The manuscripts of Plautus
Here is a list of our MSS.1
- The “Ambrosian Palimpsest,” now in the Ambrosian
Library at Milan, formerly, it seems, in the library of the
Irish monastery of Bobbio in North Italy. It is written
in capitals of the fourth century. Its readings2 in the
critical apparatus of editors of Plautus are indicated by the
- The “Codex Vetus,” now in the Vatican Library,
formerly in the Palatine Library at Heidelberg. It was
written in Germany in the tenth century. Its symbol in
editors' critical apparatus is B.
- The “Codex Decurtatus,” in the Palatine collection at
Heidelberg, written in Germany in the eleventh century.
Its symbol is C.
- The “Codex Ursinianus,” in the Vatican Library,
written in Germany in the eleventh century. It was this
MS. whose discovery at the Renaissance caused so much
enthusiasm; and all MSS. of the fifteenth century and later
which contain the last twelve plays are copied from it. Its
symbol is D.
Of these four MSS., which are our leading authorities
for the text of Plautus, A
contained all the twenty plays
and also the Vidularia,
but only a fragment of the MS. has
been preserved to us; B
contains all the twenty plays;
only the last twelve (in this order, the order also of B
— Bacchides, Mostellaria, Menacchmi, Miles Gloriosus,
Mercator, Pseudolus, Poenulus, Persa, Rudens, Stichus, Trinummus,
the first three (Amphitruo, Asinaria,
), with vv. 1-503 of the fourth, the Captivi,
by the last twelve.
To these we may add three twelfth-century MSS. which
contain only the first eight plays in the same order as B
(Amphitruo, Asinaria, Aulularia, Captivi, Curculio, Casina,
- A MS. at Milan (E).
- A MS. at Leyden (V).
- A MS. in the British Museum (J).
- Also a fragment of a MS. in the Vatican Library, containing
about 150 lines of the Captivi (vv. 400-555). This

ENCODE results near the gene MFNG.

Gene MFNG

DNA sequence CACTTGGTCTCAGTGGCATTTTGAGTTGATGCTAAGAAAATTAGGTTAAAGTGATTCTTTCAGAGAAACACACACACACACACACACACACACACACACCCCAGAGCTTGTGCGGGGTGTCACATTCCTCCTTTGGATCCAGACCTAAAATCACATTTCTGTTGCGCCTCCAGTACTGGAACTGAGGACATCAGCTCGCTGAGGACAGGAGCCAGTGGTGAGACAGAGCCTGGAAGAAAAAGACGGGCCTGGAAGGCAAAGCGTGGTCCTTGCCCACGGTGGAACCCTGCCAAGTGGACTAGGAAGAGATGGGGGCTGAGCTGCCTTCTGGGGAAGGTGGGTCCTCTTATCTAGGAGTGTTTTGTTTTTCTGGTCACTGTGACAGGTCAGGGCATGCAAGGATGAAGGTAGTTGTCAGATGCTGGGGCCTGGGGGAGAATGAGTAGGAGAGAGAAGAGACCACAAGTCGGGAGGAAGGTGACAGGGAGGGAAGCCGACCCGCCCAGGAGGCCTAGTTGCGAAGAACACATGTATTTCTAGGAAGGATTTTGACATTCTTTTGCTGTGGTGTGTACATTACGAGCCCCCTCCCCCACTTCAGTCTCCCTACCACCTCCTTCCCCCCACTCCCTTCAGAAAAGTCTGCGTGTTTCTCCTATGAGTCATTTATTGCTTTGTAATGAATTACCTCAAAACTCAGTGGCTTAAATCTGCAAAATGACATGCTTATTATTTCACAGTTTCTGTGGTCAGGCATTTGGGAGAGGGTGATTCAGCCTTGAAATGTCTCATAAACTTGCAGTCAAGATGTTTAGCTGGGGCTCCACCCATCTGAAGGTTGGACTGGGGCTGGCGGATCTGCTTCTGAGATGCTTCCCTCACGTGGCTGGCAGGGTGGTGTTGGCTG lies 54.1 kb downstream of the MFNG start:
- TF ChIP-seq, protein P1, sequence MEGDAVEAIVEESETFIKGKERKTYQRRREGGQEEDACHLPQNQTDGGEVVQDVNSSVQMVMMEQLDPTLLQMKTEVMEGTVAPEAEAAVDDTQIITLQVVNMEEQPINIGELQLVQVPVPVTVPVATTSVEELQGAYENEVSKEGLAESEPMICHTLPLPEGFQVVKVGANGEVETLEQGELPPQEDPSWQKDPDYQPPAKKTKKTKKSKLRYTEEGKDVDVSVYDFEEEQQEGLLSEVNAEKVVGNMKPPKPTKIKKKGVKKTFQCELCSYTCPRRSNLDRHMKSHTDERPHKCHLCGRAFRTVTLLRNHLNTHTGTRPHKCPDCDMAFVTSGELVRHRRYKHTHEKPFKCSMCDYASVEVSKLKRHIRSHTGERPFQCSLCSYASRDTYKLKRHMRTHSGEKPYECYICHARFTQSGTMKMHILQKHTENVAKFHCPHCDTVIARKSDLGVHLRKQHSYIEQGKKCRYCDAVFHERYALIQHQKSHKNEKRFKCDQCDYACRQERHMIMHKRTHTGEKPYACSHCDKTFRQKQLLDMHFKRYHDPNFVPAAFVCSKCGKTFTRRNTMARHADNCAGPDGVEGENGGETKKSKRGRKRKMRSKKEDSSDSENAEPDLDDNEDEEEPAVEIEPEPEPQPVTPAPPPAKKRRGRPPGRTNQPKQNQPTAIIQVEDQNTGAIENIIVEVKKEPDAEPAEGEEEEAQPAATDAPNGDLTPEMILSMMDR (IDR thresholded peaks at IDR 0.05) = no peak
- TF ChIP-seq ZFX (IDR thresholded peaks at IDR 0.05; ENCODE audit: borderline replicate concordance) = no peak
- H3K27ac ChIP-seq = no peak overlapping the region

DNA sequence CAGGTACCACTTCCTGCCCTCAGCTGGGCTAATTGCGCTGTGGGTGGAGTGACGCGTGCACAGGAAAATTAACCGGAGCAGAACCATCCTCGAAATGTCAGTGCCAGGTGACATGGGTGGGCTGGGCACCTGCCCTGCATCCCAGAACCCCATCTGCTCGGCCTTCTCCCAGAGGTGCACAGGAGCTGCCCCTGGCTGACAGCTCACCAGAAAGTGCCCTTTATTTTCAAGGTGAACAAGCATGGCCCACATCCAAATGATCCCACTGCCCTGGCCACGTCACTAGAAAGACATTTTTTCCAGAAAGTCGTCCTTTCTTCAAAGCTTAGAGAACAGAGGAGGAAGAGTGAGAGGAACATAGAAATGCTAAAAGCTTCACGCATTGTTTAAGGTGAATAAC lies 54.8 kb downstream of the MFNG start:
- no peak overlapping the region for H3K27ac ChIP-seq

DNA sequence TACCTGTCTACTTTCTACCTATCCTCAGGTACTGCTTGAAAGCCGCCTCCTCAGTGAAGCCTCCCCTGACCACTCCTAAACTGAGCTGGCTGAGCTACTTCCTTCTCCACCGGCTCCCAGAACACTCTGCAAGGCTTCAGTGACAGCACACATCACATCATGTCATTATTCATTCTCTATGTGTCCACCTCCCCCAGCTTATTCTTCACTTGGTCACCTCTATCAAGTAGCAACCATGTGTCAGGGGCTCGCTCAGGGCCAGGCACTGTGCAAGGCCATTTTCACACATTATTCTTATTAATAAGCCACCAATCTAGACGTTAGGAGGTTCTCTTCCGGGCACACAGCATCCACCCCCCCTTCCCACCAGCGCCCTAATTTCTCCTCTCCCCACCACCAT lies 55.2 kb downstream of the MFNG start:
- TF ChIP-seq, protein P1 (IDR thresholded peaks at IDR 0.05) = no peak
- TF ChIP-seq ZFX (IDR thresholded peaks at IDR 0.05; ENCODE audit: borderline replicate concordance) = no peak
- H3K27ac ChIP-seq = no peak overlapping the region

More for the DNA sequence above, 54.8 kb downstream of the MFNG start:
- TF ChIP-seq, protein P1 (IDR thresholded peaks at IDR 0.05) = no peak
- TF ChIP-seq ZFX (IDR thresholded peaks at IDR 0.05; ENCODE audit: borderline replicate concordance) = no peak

fragment belongs to the eleventh century, and is designated
by the letter O. Of a lost MS., designated by T, a MS. used
by the scholar Turnebus, we have only isolated readings preserved.
They show that T was very like B, and therefore
of great value.
We have seen that all these minuscule MSS. are ultimately
copies of a single lost minuscule codex, assigned to
the eighth or ninth century. The readings of this lost
archetype, which we can infer from the readings of BCDEVJ
etc., are, for convenience, designated by the symbol P
that, for example, in Stich. 595
, where the minuscule MSS.
have all of them the corruption una
instead of vasa
Ambrosian Palimpsest, we may indicate3
the two readings in
this way: una
A. The relationship of the several
members of this family, the “Palatine” family, of MSS.
seems to be as follows4
The first eight plays in B
and the first three and a half
were copied from the same original, a ninth- or early
tenth-century MS., now lost. But this part of B
from a much better MS., perhaps the archetype itself.
were all copied immediately or ultimately from one
original—a MS. possibly of the tenth or early eleventh
century, which was itself a copy of the original of BD,
that their text is not of much value. The second part
, containing the last twelve plays, is probably copied
directly from the archetype. In the latter portion of
the MS. the task of copying was divided between a number
of scribes, to each of whom only a short piece of the
original was assigned, with the result that the last seven
plays (Pseud., Poen., Pers., Rud., Stich., Trin., Truc.)
copied with extraordinary fidelity (see above, p. 2). C
(last twelve plays) are copies, made apparently in
the same scriptorium, of a lost (ninth- or tenth-century?)
MS., which was probably, like B,
a direct copy of the
If we put these results in the form of a stemma codicum,
It is probable that P,
the archetype, was directly copied
from a MS. in capitals (i.e. not later than the fifth century);
so that our authorities for the text of Plautus resolve themselves
into two ancient MSS. in capitals—one preserved,
though in a fragmentary condition, viz. the Ambrosian
Palimpsest; the other lost, viz. the original from which P